The studio essentially defined India’s commercial film format, producing some of the most iconic musicals tackling social issues such as ‘untouchability,’screened for the masses. Equally taking from the East and West, it helped create the heady cinematic cocktail of ‘Swadeshi modernism.’
The studio essentially defined India’s commercial film format, still seen in Bollywood blockbusters today
With a staff of 400 people and state-of-the-art equipment, the studio churned out hit films through the years such as Kismet (1943) with its famous ‘Swadeshi modernism’ song ‘Door Hato Ae Duniyawalo,’ and films like Ziddi (1948) and Mahal (1951). Devika Rani was the leading lady in many of them and went on to become ‘the first lady of Indian cinema.’
Bombay Talkies produced 40 films over its 20 year run. It launched the careers of stalwarts such as Dilip Kumar, Ashok Kumar, Madhubala and Raj Kapoor. This heralded the golden age of Indian films and ‘Bollywood,’ which still is at the heart of Indian pop culture.
Then came the Second World War, leading to a different kind of exchange, when Jewish exiles such as celebrated composer Walter Kaufmann and screenwriter Willy Haas moved to Bombay and entered the local film scene. But when the war broke out in 1939, the British government interned the studio’s German technicians, crippling operations.
WWII crippled the studio’s operations, leading to its steady decline
The studio was now showing cracks in the management process. Himanshu Rai had had a serious fallout with Niranjan Pal, who had helped start it all. Rai’s relationship with Devika Rani also soured and this took a serious toll on his health. He had a nervous breakdown, was hospitalised and died in 1940, at just 48 years of age.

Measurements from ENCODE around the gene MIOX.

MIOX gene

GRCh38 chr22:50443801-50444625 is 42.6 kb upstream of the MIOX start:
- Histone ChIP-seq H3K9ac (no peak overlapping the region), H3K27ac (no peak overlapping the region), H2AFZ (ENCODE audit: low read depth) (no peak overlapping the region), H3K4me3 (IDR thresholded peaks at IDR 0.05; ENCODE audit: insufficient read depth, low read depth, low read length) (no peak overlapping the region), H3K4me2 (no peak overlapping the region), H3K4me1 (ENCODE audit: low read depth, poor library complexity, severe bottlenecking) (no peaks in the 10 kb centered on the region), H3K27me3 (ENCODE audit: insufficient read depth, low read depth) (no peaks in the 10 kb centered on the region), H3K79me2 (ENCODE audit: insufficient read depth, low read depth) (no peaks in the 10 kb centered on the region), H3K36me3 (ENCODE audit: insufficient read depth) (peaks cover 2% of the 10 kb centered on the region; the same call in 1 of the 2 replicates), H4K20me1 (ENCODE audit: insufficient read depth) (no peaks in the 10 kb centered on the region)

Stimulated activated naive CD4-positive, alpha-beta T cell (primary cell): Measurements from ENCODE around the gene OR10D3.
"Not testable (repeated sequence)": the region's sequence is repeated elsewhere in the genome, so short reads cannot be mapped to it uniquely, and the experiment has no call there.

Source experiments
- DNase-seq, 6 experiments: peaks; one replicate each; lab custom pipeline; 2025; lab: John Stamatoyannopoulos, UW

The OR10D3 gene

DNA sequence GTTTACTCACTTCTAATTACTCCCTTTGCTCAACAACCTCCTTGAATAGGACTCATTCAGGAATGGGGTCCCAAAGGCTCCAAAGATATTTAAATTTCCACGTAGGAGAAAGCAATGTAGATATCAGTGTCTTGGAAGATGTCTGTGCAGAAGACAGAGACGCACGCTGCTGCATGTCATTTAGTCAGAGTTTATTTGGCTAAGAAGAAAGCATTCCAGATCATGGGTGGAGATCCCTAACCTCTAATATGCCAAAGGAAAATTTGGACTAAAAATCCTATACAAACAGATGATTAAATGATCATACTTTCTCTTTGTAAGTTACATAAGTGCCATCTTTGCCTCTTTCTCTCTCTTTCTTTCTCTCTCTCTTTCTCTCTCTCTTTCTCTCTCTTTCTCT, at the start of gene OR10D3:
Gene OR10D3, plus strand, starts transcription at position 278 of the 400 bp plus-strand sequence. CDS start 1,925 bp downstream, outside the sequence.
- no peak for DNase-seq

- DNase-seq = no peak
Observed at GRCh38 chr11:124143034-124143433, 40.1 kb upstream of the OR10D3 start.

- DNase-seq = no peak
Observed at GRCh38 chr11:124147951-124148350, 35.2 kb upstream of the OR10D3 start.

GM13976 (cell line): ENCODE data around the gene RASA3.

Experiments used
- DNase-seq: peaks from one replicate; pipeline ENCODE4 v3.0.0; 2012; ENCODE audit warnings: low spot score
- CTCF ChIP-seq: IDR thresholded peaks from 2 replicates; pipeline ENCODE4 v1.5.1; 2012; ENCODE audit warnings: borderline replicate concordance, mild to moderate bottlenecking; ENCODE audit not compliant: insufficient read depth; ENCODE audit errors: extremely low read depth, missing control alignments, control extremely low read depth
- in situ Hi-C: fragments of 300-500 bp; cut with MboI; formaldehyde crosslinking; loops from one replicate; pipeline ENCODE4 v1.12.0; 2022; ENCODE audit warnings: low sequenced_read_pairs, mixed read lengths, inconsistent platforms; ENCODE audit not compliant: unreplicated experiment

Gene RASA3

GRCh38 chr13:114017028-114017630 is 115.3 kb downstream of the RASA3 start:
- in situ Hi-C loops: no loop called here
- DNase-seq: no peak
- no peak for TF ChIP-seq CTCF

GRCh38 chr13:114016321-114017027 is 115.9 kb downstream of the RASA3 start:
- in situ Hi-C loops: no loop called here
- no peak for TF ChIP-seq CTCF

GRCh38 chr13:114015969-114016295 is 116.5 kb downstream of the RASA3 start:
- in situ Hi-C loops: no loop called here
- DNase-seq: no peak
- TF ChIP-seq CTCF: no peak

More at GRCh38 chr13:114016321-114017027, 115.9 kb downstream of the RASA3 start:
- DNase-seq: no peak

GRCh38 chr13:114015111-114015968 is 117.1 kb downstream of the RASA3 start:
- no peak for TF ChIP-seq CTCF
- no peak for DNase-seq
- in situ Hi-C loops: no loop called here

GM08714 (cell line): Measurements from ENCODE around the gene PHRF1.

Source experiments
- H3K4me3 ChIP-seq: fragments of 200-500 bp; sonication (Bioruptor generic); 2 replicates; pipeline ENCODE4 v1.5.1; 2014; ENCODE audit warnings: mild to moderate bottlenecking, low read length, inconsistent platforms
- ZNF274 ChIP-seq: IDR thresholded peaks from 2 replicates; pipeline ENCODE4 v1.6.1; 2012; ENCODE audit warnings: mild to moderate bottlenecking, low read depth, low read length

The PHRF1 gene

After Rai’s demise, Devika Rani took over Bombay Talkies, a rare occasion in those times for a woman to take charge of a studio. Sadly, her pioneering role as an actor did not spill over to the business side of things. There were many problems, with powerful stakeholders in the company such as producer Sashadhar Mukherjee and Ashok Kumar rebelling and forming the Filmistan Studio, which went on to script its own successful story in the movies.
The famous Filmistan studio was formed by a rebelling Bombay Talkies faction
Devika Rani quit Bombay Talkies in 1945, married Russian painter Svetoslav Roerich (son of famous painter Nicholas Roerich) and went on to live a quiet life with him, in Bangalore, taking the entire Bombay Talkies archive with her. Unable to preserve the material, she later sent it to the New York-based Nicholas Roerich Museum. She died without any heir in 1994, closing the curtains on Bombay Talkies.
India’s relationship with film today looks more to the future, much like its cities, with technology the ever-present enabler to leapfrog it into more modern times. It is equally important to recognize the same future-facing spirit shown by the Bombay Talkies pioneers.
With Rajnarayan Dube’s family now attempting a revival of the studio, over 60 years later, it remains to be seen whether the magic of Bombay Talkies can be faithfully restored.